6 bad riding habits you must get rid of

Most motorcycle riders here in the Philippines learned handling their two-wheeled machines the “informal” way.

Once we learn how to balance a bike, we approach a friend or probably a relative who’d bark instructions while we fiddle the levers and step on the gear shifter. Coughing up money for formal training is kind of unheard of.

So we gain our “riding expertise” though experience without even noticing that we have been picking bad habits along the way.

These habits seem harmless until we meet our first accident. Hassle, ‘Yes?

So what are these things that we have to get rid of?

1. This thinking that you’re an expert rider (even though we're not)

Experience alone does not make one a proficient rider. I found this out while joining the media challenge at the Honda Safety Riding Center (HSRC). I’ve been riding for more than five years now, but going through the course made me discover I was lacking in proficiency.

Unless you approach and learn from real experts, you’ll never realize the dangers you’re exposing yourself to.

Solution? Be honest with yourself and assess your skills. Undergo real training. You can pay up for riding courses at the HSRC or undergo free training with rider groups like the Ride Guardians to upgrade your knowledge about proper bike handling.

Make sure that you practice what you’ve learned to keep ‘em skills sharp.

2. This thinking that you’re always visible

Whenever you ride, you should always assume you are invisible. Specially when you ride near cars, buses and large trucks.

Four wheeled-vehicles have blind spots so it would be hard for car drivers to see if you’re there or not. So avoid putting yourself in areas where you’d be vulnerable.

To help improve your visibility, wear something that will make you noticeable.

Black is cool, yes, but you have to include your safety into the equation. Add reflectorized decals on your bike if needed. Others install loud pipes to improve their road presence (but too much noise could also be an issue).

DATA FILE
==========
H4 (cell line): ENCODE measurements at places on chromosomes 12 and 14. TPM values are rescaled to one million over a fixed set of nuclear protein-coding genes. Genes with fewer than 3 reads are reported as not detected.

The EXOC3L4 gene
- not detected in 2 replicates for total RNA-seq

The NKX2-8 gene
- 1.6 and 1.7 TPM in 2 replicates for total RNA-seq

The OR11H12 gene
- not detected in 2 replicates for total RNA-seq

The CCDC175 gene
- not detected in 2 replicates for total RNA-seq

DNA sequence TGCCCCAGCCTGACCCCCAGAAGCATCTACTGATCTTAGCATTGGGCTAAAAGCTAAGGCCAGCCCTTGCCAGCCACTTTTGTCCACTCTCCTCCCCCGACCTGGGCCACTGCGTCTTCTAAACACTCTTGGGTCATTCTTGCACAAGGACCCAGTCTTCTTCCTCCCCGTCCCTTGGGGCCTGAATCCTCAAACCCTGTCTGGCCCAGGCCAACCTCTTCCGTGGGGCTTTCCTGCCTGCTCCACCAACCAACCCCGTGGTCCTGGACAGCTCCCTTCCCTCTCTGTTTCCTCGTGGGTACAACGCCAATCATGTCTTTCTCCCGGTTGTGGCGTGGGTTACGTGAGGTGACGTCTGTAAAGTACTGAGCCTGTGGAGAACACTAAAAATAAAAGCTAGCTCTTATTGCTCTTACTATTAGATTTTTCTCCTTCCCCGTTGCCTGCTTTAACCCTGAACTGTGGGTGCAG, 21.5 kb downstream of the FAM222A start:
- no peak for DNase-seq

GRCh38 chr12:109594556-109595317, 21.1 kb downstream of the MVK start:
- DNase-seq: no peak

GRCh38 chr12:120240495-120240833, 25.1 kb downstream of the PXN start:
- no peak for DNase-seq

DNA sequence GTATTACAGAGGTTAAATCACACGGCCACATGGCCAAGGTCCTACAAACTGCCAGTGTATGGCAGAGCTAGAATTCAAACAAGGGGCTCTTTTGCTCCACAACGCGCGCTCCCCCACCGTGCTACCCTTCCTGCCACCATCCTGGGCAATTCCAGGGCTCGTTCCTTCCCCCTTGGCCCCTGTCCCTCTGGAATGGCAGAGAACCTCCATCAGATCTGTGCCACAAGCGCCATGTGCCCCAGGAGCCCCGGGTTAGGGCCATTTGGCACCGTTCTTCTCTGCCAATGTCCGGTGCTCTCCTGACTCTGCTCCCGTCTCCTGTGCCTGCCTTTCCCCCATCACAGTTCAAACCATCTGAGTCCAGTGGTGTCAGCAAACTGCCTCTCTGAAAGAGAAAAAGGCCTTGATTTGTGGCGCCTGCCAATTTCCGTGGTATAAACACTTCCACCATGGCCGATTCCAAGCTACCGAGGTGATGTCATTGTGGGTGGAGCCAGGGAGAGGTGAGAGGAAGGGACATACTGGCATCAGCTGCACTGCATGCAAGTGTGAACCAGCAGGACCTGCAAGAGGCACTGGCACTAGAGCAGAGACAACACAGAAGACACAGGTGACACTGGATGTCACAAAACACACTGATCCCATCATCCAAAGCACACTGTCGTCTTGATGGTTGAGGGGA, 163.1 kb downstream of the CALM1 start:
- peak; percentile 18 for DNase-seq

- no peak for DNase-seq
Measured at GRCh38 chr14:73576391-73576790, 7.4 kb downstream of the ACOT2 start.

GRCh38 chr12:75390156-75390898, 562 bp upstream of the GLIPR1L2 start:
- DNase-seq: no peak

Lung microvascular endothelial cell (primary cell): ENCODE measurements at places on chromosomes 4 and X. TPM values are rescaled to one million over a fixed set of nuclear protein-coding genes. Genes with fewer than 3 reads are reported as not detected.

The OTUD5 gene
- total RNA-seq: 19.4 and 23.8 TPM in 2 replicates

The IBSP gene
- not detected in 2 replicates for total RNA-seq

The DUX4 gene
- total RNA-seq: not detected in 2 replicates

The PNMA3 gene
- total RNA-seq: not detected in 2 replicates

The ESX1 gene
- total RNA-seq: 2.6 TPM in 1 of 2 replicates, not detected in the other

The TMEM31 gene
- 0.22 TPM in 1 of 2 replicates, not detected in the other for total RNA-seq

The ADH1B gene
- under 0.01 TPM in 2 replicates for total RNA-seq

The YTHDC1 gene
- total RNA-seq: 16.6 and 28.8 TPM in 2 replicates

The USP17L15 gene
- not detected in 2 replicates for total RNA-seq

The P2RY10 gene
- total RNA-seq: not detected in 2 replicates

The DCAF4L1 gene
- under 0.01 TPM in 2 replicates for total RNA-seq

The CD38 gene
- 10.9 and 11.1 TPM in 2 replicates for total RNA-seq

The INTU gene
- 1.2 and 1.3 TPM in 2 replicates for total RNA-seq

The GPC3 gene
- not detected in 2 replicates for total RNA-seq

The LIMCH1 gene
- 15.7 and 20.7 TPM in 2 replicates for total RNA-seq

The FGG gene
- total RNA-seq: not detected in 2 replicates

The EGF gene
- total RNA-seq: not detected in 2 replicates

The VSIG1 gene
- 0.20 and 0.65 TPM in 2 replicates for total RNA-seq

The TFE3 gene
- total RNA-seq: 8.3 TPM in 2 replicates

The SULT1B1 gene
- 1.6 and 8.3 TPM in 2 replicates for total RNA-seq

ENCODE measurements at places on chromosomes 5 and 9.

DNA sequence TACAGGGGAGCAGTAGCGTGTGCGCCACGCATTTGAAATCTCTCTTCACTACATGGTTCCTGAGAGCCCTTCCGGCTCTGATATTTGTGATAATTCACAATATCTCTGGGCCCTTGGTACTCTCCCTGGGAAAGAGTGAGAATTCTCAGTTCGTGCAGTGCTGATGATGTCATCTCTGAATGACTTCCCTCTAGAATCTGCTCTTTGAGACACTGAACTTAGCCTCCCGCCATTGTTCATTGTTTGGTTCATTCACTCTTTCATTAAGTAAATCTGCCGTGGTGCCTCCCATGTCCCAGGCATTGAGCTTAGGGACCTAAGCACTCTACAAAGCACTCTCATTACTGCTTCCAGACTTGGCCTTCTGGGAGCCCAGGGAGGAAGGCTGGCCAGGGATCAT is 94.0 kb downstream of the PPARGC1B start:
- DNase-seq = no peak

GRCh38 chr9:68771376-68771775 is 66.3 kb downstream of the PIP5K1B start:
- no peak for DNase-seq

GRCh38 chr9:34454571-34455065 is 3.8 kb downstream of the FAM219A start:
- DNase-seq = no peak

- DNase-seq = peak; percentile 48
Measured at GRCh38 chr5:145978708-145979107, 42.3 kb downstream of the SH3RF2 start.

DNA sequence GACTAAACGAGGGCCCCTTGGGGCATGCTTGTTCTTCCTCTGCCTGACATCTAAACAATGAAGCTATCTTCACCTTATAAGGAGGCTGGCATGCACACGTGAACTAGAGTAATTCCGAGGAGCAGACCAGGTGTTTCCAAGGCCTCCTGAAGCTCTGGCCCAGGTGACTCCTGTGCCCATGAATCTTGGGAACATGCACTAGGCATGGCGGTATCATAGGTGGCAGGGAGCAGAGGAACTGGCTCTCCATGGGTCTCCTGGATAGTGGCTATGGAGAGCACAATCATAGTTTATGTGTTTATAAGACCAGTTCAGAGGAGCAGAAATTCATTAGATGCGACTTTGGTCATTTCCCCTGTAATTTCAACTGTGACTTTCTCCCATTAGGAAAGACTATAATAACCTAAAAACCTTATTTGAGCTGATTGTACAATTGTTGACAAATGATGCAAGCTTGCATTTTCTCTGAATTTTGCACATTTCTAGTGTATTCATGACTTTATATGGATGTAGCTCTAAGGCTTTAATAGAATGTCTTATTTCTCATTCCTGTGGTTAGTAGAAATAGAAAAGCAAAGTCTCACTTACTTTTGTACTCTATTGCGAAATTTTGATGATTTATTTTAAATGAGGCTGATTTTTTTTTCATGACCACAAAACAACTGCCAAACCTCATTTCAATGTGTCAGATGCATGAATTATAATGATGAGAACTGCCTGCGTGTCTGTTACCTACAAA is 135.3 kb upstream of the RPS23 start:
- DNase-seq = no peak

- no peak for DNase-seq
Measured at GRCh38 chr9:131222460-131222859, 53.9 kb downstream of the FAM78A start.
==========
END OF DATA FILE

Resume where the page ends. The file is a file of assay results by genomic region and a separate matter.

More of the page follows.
3. This thinking that you’re invincible
This fault is common among those who love to weave in and out of their lanes (at high speeds). Overconfidence can cause you to become complacent in recognizing potential dangers.

It causes you to disobey traffic rules (You're thingking that your bike is fast and you're not going to be caught), overlook the tiny problems in your bikes (like loose chains), and disregard public safety.

Solution? Always be vigilant on the road. Get into the habit of recognizing clues that should alert you to threats. Be conscious about riding safely.

4. This thinking that the coast is clear

Most accidents happen in intersections or blind curves. There are riders who always assume they are fast enough to squeeze in even while a truck is making a turn.

A lot of riders also assume the coast is clear around corners. while assuming there’s no oncoming vehicle. They always “assume” because they thought that the coast is clear.

5. Your refusal to wear gears
This one is not limited to just helmets. Some riders ride their motorcycles even in their “short-shorts.” Some riders straddle their bikes even while wearing flip-flops. 

The longer the distance you have to ride, the more complete your riding gear should be. If you’re riding your way to work, make sure you wear a jacket and a pair of long pants. If you’re a guy, wearing short-shorts is a no-no on a bike (as in NO-NO!), whether you’re travelling near or far. Kahit girls (waw sexy!).

If you’re going for a long ride, make sure you have shoulder, elbow and knee pads to protect your joints against impact in case of a spill.

Wearing a helmet is a must while riding.  A wise man once told me that there’s no difference between this pavement near your house and that pavement away from your head.

6. This habit of being an idiot
Yeaaah… just being stupid.

Like letting destructive influence affect your ego while riding.

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